When they feel that the prices are not profitable they hoard the oil product which leads to an increase in the prices. The stock level is another major factor that influences the supply of oil. Major oil refineries are prone to hold a high current level of oil stock (inventories) for immediate supply. This high level of stock translates to extra oil supply when it is released on to the market quickly when the demands fluctuate. External shocks are also another major factor that influences the supply of oil.

A good example is the loss of output from rig disruption or closure of oil supply due to terrorist attacks or during war outbreak. Long-run supplyOn the long-run factors such as reserves, technology and exploration affect the supply of oil. The depletion of proven oil reserves is at a higher increase due to faster-growing demand. The supply of oil in the future is under threat if the recent is anything to go by. Similarly, exploration is a way to curve the anticipated future shortage of oil.

It has made a lot of sense for many nations to invest in exploring, identifying, and exploiting new oil reserves. This factor together with the enforceability of the future as resulted in mass hunting of oil. The exploration of the new reserves means an additional supply of oil in the market. Technology on the other hand as a factor that determines the supply of oil has played a major role in oil extraction. It has impacted the cost of production, refining, and extraction. More efficient in extraction, refining and extraction have advance ways in which oil is produced, process, and transport.

With the emergence of new technology, it has been accompanied by an increase in the supply of oil. View of the real oil price 2020The oil prices will be greater than $200 in 2020. This can be demonstrated through a number of situations that surround the production of oil. There have been consistent drought patterns that reduces the flow of major river systems across the world. If the latest patterns of climate are anything to go by there is a serious decline in the output of hydroelectric power.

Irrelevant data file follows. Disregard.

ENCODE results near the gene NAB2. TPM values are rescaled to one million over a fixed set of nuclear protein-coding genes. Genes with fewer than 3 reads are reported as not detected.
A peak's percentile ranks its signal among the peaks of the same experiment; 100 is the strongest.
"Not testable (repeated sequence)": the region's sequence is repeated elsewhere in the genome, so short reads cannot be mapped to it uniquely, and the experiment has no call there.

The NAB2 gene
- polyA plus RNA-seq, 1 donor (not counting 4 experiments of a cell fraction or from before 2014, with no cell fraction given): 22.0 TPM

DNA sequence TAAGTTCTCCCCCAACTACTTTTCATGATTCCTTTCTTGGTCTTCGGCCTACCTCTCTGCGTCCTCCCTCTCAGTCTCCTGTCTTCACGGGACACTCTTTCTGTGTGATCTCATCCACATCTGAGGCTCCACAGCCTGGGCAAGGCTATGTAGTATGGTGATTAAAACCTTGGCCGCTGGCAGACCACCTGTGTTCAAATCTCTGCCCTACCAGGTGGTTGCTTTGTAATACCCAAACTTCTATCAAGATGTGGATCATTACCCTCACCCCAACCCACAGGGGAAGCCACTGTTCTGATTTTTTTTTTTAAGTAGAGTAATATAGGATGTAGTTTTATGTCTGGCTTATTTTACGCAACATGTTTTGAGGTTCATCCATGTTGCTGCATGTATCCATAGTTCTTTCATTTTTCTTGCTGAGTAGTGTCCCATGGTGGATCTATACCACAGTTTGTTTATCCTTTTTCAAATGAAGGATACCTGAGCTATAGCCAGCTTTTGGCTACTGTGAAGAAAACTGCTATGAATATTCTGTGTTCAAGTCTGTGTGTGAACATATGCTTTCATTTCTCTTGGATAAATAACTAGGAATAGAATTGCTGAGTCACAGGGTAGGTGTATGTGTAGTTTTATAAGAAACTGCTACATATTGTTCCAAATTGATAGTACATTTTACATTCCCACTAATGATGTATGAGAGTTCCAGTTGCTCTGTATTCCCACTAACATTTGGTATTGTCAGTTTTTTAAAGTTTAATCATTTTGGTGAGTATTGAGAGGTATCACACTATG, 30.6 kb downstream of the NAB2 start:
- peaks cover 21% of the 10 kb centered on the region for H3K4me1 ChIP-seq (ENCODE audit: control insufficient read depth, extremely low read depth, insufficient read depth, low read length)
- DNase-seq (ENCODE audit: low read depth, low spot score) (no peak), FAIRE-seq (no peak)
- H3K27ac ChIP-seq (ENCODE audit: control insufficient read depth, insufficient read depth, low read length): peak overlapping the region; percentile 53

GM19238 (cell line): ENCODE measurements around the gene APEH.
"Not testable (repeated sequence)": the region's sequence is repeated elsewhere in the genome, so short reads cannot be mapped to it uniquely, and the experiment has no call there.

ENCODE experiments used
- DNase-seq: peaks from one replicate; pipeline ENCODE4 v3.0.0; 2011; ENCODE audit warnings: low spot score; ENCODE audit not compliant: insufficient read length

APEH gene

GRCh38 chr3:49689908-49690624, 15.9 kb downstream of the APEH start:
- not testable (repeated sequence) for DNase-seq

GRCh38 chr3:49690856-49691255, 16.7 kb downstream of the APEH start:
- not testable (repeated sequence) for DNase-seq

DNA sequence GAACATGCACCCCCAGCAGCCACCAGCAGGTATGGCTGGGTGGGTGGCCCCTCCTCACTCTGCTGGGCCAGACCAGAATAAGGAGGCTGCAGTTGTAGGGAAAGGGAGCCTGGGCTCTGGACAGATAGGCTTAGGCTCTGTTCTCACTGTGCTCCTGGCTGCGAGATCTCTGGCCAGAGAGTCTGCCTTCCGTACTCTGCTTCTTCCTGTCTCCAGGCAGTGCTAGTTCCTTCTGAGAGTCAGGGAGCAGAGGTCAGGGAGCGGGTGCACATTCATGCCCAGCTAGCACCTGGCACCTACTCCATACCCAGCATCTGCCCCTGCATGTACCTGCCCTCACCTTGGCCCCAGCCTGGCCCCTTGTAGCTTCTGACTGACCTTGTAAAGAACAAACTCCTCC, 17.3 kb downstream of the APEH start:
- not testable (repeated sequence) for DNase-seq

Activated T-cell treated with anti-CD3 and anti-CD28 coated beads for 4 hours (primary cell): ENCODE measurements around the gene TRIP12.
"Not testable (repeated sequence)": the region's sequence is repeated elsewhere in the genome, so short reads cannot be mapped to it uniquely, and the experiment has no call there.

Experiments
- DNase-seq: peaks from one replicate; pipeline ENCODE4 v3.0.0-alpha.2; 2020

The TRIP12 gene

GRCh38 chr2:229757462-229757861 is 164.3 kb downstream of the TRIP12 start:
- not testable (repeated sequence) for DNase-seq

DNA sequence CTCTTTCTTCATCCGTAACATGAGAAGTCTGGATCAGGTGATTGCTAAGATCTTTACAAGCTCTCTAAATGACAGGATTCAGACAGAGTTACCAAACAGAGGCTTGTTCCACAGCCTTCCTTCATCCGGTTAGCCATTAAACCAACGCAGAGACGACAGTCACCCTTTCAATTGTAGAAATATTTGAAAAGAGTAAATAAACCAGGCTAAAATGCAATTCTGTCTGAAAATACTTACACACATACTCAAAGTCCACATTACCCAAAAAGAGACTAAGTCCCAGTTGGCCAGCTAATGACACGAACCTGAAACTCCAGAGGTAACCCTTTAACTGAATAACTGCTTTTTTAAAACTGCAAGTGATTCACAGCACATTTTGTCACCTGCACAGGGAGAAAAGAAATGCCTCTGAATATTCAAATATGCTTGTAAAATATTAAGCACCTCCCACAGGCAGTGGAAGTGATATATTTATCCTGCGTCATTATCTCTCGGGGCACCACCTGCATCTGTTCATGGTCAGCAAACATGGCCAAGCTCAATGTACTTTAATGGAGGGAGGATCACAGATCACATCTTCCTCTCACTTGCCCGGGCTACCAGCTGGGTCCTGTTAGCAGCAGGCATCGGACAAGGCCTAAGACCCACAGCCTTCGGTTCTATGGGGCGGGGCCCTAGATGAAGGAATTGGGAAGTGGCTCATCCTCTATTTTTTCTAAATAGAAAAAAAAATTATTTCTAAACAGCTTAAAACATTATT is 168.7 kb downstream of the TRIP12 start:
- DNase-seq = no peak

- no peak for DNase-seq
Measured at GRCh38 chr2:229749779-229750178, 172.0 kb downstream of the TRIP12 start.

This factor alone will magnify the demand for oil and it will result in the rise in prices to $200 by 2020. A good illustration of this can be seen in the case of China. It has suffered from one of its worst droughts ever. This led to a significant decline in hydropower and severe electricity shortages throughout much of central China. This made china to shift to burning more coal to generate electricity and the use of oil. Since then the demanding oil has been ever increasing and domestic mines no longer satisfy the country's needs, China has become a major coal importer and this move is characterized by continuous escalating prices.

Similarly, industries are relying more on diesel-powered backup generators, putting yet more pressure on global fuel prices. In light of the above discussion it possible that the price of oil in 2020 can rise to $200.

References

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John Tierney (2010). Economic Optimism.Yes, I’ll Take that Bet. New York Times, 27

John Tierney (1990) ‘Betting on the Planet,’ New York Times, 2 December

December 2010.

Peter Maass (2005). The Breaking Point. New York Times, 21 August 2005.

John Tierney (2005). The $10,000 Question. New York Times, 23 August 2005